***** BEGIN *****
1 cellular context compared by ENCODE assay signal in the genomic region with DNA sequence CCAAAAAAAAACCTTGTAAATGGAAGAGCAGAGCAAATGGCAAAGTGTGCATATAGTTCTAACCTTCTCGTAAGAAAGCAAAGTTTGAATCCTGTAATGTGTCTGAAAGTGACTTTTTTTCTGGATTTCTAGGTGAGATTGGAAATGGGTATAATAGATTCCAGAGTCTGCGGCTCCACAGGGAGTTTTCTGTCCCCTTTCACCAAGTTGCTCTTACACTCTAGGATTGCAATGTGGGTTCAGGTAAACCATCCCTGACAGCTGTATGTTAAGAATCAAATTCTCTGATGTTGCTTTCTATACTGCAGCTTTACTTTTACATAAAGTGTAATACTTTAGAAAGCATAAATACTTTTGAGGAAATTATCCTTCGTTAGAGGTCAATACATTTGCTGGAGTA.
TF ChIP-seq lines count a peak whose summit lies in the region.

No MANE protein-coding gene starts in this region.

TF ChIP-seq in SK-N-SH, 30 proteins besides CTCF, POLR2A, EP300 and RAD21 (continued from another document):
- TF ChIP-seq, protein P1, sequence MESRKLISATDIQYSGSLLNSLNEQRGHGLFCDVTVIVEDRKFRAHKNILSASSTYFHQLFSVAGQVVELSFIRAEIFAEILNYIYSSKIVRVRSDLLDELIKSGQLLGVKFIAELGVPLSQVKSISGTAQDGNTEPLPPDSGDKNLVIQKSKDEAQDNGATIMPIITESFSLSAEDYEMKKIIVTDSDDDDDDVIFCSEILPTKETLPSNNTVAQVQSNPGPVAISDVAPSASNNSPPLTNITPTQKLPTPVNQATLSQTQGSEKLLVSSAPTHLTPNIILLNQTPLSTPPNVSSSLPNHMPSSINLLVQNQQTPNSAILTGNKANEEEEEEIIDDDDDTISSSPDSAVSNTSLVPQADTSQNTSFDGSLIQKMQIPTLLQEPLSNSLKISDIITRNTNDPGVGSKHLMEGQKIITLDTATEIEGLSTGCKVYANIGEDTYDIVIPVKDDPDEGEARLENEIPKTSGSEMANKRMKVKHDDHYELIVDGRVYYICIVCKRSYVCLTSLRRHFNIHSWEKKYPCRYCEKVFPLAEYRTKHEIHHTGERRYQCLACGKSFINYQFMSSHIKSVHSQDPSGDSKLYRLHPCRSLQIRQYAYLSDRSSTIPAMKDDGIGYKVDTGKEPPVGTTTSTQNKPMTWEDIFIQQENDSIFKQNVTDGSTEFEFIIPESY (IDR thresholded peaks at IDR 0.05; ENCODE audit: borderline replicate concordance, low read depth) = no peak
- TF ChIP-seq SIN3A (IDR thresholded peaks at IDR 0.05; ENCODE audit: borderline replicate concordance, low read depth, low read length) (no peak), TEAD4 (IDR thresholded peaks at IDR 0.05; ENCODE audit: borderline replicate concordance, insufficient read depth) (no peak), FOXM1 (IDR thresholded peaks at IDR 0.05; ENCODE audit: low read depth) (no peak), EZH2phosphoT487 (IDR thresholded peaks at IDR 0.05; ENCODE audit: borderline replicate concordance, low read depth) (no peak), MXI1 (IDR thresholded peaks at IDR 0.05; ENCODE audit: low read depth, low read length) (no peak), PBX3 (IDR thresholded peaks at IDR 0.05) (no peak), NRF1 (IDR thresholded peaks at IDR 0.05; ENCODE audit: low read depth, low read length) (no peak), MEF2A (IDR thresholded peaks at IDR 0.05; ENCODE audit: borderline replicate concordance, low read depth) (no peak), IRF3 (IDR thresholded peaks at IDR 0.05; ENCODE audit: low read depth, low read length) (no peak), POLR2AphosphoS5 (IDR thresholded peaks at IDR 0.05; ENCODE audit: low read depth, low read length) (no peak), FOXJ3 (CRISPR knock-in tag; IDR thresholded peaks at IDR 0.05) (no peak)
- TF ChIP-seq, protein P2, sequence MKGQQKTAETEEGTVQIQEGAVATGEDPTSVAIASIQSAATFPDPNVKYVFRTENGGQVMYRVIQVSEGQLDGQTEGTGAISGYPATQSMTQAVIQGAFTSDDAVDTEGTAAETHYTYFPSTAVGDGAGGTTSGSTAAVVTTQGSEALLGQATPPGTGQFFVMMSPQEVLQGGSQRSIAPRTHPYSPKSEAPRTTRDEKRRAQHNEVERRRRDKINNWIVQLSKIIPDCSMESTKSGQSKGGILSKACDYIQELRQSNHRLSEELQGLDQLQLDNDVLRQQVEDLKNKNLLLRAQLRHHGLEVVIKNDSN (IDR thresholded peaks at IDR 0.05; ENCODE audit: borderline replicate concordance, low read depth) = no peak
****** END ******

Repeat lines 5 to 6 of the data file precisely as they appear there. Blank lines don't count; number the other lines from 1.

- TF ChIP-seq, protein P1, sequence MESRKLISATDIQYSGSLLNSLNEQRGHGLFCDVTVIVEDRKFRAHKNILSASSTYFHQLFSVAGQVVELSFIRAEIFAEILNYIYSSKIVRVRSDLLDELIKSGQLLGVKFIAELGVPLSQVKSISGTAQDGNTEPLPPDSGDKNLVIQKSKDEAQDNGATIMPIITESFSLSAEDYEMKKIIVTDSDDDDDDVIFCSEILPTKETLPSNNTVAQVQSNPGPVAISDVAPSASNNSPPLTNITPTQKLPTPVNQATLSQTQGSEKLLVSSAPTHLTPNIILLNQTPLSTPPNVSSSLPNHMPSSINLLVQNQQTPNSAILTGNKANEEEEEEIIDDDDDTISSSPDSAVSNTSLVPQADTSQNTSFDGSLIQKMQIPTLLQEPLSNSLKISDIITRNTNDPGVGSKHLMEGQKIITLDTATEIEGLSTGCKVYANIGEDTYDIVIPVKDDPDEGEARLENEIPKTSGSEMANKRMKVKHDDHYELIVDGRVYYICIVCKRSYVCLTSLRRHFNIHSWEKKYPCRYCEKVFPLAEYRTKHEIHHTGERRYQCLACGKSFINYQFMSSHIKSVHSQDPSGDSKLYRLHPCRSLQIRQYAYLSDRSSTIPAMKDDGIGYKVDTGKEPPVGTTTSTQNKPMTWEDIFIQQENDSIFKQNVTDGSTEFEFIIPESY (IDR thresholded peaks at IDR 0.05; ENCODE audit: borderline replicate concordance, low read depth) = no peak
- TF ChIP-seq SIN3A (IDR thresholded peaks at IDR 0.05; ENCODE audit: borderline replicate concordance, low read depth, low read length) (no peak), TEAD4 (IDR thresholded peaks at IDR 0.05; ENCODE audit: borderline replicate concordance, insufficient read depth) (no peak), FOXM1 (IDR thresholded peaks at IDR 0.05; ENCODE audit: low read depth) (no peak), EZH2phosphoT487 (IDR thresholded peaks at IDR 0.05; ENCODE audit: borderline replicate concordance, low read depth) (no peak), MXI1 (IDR thresholded peaks at IDR 0.05; ENCODE audit: low read depth, low read length) (no peak), PBX3 (IDR thresholded peaks at IDR 0.05) (no peak), NRF1 (IDR thresholded peaks at IDR 0.05; ENCODE audit: low read depth, low read length) (no peak), MEF2A (IDR thresholded peaks at IDR 0.05; ENCODE audit: borderline replicate concordance, low read depth) (no peak), IRF3 (IDR thresholded peaks at IDR 0.05; ENCODE audit: low read depth, low read length) (no peak), POLR2AphosphoS5 (IDR thresholded peaks at IDR 0.05; ENCODE audit: low read depth, low read length) (no peak), FOXJ3 (CRISPR knock-in tag; IDR thresholded peaks at IDR 0.05) (no peak)